Hello Friends! Thanks so much for stopping by and visiting my blog, Stock Picks Bob's Advice. As always, please remember that I am an amateur investor, so please remember to consult with your professional investment advisors prior to making any investment decisions based on information on this website.
I received a nice letter a few days ago from Isaac N. who wrote:
"I just wanted to get some advice from you concerning a stock I own.Isaac, thanks so much for writing!
I know you advise to sell partially after 30% gain is attained. I
bought ADM at 22.65 (44 shares) and now is at 36.67, a 61.9% gain.
Is it wrong for me to hold this stock as it has crossed the 30% gain
value? This is one of three stocks I own. I am also looking into
buying one more stock. Which sectors do you think will be hot in the
future. I'm very patient so I'm not necessarily looking for a stock
that will have immediate gains.
I want to try to take a look at several of the points that you raise in your comments. First of all, is ADM a good stock to own? And should you sell some shares now that you have 60% gain? And what sector do I think will be hot in the future?
Let me comment briefly on these things.
First of all Archer-Daniels-Midland (ADM). The stock closed at $36.34 on 4/28/06, up $.15 or .41% on the day. Currently ADM appears to be riding the ethanol bandwagon.
On January 31, 2006, ADM reported 2nd quarter 2006 results. Sales grew 3% to $9.3 billion from $9.06 billion the year earlier. Net income for the quarter ended December 31, 2005, increased 17% to $367.7 million or $.56/share, up from $313.5 million or $.48/share the prior year. So far so good. Better yet than the results themselves was the fact that the company exceeded estimates:
"Analysts surveyed by Thomson Financial had expected the company to post earnings of 42 cents per share on sales of $9.18 billion."So this was a nice report!
How about longer-term? Looking at the Morningstar.com "5-Yr Restated" financials, we can see that revenue grew strongly between 2001 and 2004, then flattened out in 2005 and the trailing twelve months (TTM). Meanwhile, earnings have skyrocketed between 2004 when they were $.76/share and 2005 when earnings came in at $1.59. Dividends have also been increasing steadily throughout this period. In addition the number of shares outstanding has been shrinking from 661 million in 2001 to 653 million in 2005 and 654 million in the TTM.
Free cash flow has been a bit erratic, but overall appears to be strongly positive (except for a negative $(476) million in 2004). The balance sheet also looks reasonable with a current ratio of about 1.5. The company does have a bit of a debt load with $5.2 billion in long-term liabilities. But the finances overall look just fine.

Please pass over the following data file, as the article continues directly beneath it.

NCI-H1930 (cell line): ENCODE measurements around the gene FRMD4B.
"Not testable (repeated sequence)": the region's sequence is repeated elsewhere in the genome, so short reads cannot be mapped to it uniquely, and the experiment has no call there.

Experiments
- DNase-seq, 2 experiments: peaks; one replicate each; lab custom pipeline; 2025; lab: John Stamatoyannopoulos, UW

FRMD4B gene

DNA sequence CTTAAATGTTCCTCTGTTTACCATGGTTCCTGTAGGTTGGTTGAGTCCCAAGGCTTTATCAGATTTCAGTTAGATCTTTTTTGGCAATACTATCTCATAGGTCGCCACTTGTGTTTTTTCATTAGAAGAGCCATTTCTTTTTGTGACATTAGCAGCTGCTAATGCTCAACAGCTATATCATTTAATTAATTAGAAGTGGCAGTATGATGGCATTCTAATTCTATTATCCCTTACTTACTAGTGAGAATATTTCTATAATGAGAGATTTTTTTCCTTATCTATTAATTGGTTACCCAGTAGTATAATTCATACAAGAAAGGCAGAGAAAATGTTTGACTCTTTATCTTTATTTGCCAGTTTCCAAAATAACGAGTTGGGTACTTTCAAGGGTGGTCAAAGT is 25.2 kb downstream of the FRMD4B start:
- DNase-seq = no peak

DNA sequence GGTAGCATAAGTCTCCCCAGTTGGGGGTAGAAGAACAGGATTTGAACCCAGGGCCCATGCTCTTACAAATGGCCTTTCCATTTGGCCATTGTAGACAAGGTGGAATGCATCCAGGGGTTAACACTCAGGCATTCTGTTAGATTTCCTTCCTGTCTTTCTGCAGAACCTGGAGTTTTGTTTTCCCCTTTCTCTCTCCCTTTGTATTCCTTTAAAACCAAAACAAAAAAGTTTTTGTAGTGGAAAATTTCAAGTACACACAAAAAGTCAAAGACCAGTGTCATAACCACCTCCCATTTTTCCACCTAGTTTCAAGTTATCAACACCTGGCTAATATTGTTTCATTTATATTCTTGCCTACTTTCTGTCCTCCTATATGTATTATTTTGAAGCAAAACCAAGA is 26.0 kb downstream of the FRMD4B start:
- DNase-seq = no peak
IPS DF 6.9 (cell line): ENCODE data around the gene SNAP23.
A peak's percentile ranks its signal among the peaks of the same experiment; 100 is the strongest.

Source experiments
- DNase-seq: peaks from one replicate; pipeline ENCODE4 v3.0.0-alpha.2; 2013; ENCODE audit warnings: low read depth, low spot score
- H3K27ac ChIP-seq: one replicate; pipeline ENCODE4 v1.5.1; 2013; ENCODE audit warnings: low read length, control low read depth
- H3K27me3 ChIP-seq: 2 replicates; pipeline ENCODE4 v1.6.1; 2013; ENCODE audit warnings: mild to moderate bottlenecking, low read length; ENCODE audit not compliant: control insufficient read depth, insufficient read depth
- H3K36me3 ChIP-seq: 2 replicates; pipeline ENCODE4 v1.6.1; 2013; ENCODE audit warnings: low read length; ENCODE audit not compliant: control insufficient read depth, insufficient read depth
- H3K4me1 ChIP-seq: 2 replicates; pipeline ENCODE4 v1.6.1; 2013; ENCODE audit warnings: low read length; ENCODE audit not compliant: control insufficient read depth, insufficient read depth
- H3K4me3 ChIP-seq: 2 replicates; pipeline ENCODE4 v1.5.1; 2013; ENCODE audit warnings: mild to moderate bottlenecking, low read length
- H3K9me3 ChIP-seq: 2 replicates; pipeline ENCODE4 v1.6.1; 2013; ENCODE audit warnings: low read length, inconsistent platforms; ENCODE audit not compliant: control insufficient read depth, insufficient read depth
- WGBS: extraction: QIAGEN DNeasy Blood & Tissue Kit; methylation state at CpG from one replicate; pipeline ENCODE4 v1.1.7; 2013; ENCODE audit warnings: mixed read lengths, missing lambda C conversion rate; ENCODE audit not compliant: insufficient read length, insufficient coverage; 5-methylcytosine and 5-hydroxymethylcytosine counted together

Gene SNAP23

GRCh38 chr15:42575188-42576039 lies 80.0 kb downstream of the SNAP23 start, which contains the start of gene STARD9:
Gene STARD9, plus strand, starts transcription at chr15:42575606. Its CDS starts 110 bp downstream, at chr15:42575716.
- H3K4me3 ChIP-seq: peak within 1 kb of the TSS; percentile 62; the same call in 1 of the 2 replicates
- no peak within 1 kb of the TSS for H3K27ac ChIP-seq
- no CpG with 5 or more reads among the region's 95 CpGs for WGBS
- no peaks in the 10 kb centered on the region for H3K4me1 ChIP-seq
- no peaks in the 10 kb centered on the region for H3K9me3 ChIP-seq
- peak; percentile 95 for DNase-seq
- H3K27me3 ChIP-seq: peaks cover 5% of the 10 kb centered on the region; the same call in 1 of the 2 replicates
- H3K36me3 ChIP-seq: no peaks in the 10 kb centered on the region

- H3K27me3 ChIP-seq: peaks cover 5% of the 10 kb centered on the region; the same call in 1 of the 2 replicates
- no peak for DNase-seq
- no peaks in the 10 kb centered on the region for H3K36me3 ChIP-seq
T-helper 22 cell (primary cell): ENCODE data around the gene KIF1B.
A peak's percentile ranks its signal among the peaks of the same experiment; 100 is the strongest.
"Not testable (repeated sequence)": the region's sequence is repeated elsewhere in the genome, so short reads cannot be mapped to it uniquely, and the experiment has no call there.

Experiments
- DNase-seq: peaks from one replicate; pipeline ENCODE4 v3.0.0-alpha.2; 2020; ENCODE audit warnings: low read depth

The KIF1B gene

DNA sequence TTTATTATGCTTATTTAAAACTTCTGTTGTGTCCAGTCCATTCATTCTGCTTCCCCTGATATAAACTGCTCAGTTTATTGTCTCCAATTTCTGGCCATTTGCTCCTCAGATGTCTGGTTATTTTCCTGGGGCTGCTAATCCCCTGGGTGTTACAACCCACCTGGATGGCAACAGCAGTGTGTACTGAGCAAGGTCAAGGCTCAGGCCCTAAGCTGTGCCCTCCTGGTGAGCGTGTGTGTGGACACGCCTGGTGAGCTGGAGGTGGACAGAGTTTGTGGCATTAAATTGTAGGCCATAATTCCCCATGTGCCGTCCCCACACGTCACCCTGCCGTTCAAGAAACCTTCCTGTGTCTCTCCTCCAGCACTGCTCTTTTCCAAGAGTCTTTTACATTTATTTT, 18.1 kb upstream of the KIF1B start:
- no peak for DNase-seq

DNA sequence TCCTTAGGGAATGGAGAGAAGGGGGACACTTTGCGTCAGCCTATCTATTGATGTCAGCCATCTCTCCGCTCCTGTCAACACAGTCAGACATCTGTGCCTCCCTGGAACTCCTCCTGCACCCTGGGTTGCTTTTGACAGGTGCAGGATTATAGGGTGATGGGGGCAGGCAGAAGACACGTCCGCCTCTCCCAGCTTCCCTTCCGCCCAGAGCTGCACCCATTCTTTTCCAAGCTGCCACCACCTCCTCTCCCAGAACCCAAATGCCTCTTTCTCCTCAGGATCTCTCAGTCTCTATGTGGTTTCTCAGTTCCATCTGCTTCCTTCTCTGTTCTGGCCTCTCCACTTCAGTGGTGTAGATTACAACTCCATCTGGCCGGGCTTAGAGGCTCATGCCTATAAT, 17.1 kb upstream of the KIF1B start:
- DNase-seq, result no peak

Reviewing Yahoo "Key Statistics" on ADM, this is a large company with a market cap of $23.76 billion. The trailing p/e isn't bad at 17.73, but the PEG is a bit rich at 2.11. However, with the latest strong earnings, this may well be adjusted downward. The Price/Sales at 0.66 appears reasonable as well. There are a lot of shares out at 653.8 millio outstanding with 633.22 million that float. Only 5.65 million shares are out short, representing 0.9% of the float or 1.3 trading days of volume. As noted, the company pays a 1.1% dividend and last declared a 5% stock split in August, 2001.
The chart? Taking a look at the "Point & Figure" chart on ADM from StockCharts.com:
Clearly, this stock has been 'on a tear' recently. The stock broke through resistance at $14 in August, 2004, and has skyrocketed to its current level of $36.34. If anything, the stock price appears a bit over-extended. This is something that I describe when the price elevates far above the "blue" arbitrary support line. Overall the chart looks very strong.
Anyhow, insofar as ADM is concerned it is an interesting play especially on the Ethanol business. The numbers basically look fine except for the relatively stagnant growth in revenue. Earnings, however, have climbed.
Should you sell 1/6th? You probably know my answer. But that is just what I do. Doesn't mean you need to do it. I believe in selling my gaining stocks slowly and partially and my losing stocks completely and quickly. It is this bias that will keep your overall performance maximized imho.
What stock or industry should you consider? I am biased towards the medical technology firms but I still depend on what I call my "zen" approach on investing. I buy stocks that are climbing strongly on the day that I have my "permission" to add a new position. So my choice of industry, although I do have my own bias, depends on which stocks show up on the top % gainers list and also meet my own criteria.
I will refrain from naming a particular stock as I am sure you are more than capable of selecting a stock for consideration. If you would like, scan through my past entries, take a look at current information, and you will have hundreds of stocks to choose from!
Good luck and keep me posted. Thanks so much for taking the time to write.
Updated: Saturday, 29 April 2006 11:06 AM CDT